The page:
|Maryland Governor Signs Bill that Will Help Newborn Screening for Congenital Heart Disease
May 19, 2011
Governor Martin O'Malley joins leading Maryland legislators in signing SB 786 and HB 714 into law. Representatives from Children's National Medical Center, Holy Cross Hospital, and parents Olivia and Kevin Easley who advocated for the legislation attended the signing ceremony.
Today Maryland Governor Martin O’Malley signed into law a bill that will help implement congenital heart disease screening for all newborns in the state. The bill, House Bill (HB) 714/Senate Bill (SB) 786, was passed by the Maryland General Assembly and is the result of an ongoing advocacy and research effort at Children’s National Medical Center that examined newborn congenital heart disease screening.
Gerard Martin, MD, senior vice president of the Center for Heart, Lung and Kidney Disease at Children’s National, spearheaded the project, which was funded by the Elsie and Marvin Dekelboum Family Foundation. “Our research used pulse oximetry to test newborns after the first 24 hours of life before discharge from the nursery to determine whether there is a chance of critical congenital heart disease (CCHD). We know that approximately 8 of every 1,000 babies born are affected by CCHD and early detection of serious forms of the disease may improve health outcomes for those babies.”
Children’s National Medical Center worked with the birthing center at Holy Cross Hospital to conduct the research. “Detecting critical heart defects in newborn infants can be challenging for care providers. I find this program to be valuable as it provides an increased degree of confidence that newborns with critical congenital heart disease are detected within the first two days of life, improving outcomes for these patients and their families,” said Sandra Cuzzi, MD, pediatric education director, Holy Cross Hospital.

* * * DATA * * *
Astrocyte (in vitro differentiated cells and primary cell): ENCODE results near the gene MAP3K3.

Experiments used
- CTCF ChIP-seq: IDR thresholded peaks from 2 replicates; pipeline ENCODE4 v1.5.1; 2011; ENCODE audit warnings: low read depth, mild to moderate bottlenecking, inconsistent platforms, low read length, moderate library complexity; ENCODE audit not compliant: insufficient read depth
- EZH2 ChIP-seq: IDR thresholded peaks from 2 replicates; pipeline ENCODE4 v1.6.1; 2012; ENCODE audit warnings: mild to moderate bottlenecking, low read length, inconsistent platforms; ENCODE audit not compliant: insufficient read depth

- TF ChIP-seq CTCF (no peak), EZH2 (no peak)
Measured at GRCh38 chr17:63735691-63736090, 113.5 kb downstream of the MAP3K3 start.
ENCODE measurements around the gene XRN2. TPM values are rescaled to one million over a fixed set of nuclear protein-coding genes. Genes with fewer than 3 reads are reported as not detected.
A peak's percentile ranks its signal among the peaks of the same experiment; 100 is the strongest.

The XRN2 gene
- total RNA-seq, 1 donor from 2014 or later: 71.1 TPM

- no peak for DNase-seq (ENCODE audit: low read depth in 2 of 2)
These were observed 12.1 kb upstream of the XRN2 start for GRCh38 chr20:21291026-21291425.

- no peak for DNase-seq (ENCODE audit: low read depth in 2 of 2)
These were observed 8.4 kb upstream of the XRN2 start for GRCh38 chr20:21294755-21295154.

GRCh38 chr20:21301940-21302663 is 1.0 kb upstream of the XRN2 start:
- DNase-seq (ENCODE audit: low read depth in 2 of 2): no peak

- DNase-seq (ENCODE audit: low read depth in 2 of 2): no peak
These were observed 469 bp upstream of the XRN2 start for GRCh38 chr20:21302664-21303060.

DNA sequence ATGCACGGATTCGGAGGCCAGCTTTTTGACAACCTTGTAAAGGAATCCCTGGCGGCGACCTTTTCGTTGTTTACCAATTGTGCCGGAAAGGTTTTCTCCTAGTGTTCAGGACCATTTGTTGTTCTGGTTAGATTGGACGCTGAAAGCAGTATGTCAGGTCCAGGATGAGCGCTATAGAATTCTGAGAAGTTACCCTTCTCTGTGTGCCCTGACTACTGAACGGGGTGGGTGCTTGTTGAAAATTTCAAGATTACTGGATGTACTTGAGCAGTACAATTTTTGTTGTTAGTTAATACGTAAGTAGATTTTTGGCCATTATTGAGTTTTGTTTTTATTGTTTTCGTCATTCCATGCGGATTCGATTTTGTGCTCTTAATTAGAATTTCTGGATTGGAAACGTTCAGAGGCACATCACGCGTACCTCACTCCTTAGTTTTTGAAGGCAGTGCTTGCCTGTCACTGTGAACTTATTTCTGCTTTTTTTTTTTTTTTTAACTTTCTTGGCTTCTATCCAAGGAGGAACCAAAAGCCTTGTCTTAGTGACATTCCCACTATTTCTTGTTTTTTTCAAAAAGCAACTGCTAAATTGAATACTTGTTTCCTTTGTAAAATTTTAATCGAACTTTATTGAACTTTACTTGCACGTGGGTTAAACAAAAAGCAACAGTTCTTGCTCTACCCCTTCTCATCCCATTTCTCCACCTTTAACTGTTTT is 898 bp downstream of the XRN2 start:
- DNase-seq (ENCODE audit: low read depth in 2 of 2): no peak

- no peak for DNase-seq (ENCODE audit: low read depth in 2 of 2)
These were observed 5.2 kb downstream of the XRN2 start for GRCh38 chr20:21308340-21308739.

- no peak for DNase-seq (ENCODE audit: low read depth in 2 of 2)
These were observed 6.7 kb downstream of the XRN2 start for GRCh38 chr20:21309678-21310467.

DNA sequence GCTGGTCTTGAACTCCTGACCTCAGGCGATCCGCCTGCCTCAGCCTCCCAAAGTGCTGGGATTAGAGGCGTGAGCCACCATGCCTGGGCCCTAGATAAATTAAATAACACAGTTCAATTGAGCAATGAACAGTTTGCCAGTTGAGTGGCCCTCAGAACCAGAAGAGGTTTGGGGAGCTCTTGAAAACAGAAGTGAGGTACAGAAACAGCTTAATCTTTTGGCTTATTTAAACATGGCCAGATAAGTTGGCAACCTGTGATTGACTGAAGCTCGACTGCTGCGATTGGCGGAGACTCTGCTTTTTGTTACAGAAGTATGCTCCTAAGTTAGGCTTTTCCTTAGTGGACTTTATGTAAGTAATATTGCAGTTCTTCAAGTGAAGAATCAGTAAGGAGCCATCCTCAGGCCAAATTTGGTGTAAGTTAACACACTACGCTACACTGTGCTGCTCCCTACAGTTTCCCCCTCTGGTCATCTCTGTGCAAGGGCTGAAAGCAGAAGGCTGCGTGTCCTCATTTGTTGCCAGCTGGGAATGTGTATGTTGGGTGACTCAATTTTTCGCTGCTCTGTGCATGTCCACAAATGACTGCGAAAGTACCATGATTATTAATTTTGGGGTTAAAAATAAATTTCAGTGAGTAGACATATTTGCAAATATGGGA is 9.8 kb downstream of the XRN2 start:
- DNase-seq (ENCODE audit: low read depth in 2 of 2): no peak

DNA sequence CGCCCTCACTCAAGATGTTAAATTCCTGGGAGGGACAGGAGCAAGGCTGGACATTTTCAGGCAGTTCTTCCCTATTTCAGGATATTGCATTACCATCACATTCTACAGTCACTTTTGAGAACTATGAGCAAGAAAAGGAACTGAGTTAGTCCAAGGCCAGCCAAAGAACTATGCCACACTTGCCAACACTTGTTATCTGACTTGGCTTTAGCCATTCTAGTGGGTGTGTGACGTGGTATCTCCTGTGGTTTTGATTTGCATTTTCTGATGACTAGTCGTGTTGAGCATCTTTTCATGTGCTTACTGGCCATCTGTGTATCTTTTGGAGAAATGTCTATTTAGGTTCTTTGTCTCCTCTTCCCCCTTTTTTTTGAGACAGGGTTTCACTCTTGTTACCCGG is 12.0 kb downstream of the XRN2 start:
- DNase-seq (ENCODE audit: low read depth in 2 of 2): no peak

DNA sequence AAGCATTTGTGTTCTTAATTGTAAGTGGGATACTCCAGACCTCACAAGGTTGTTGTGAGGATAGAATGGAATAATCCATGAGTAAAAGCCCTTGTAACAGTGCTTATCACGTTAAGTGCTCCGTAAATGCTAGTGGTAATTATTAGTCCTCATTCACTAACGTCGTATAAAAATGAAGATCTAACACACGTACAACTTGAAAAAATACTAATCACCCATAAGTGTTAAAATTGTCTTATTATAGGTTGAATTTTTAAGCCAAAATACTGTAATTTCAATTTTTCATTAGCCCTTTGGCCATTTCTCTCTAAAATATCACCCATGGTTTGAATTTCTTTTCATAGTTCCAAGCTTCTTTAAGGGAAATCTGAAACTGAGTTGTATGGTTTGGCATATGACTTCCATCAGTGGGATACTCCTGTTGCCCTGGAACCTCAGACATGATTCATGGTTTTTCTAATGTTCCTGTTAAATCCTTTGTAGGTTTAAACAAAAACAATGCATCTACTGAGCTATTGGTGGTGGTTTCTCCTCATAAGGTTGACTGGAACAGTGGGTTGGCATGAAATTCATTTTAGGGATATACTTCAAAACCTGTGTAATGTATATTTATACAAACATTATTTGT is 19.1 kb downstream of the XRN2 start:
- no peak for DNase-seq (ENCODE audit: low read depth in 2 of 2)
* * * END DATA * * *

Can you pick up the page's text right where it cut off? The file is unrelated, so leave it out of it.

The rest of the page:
Delegate Tom Hucker (District 20-Montgomery County), who introduced HB 714, said of the bill, “With a simple test, babies born in Maryland will now be screened for potentially deadly heart problems. I’m proud that Maryland is taking a lead on this issue with the enactment of HB 714.”
Senator Karen Montgomery (District 14-Montgomery County), who introduced SB 786, said, “It is a wonderful thing if we can help parents and physicians save the futures of infants born with heart problems.”
“We are grateful to the Maryland state legislators who supported our efforts and saw the benefit of universal newborn screening for critical congenital heart disease. Today is a victory for parents and babies in Maryland, and we look forward to similar legislation throughout the nation in the future,” said Joseph Wright, MD, senior vice president of the Child Health Advocacy Institute at Children’s National, another center that was instrumental in the passage of this legislation.
For more information about the congenital heart disease screening program, please visit www.ChildrensNational.org/pulseox.
Contact Susan Muma at 202-476-4500.
Children’s National Medical Center in Washington, DC, has been serving the nation’s children since 1870. Home to Children’s Research Institute and the Sheikh Zayed Institute for Pediatric Surgical Innovation, Children’s National is consistently ranked among the top pediatric hospitals by U.S.News & World Report and the Leapfrog Group. With 303 beds, more than 1,330 nurses, 550 physicians, and seven regional outpatient centers, Children’s National is the only exclusive provider of acute pediatric services in the Washington metropolitan area. Children’s National has been recognized by the American Nurses Credentialing Center as a Magnet® designated hospital, the highest level of recognition for nursing excellence that a medical center can achieve. For more information, visit ChildrensNational.org, receive the latest news from the Children's National press room, or follow us Facebook and Twitter.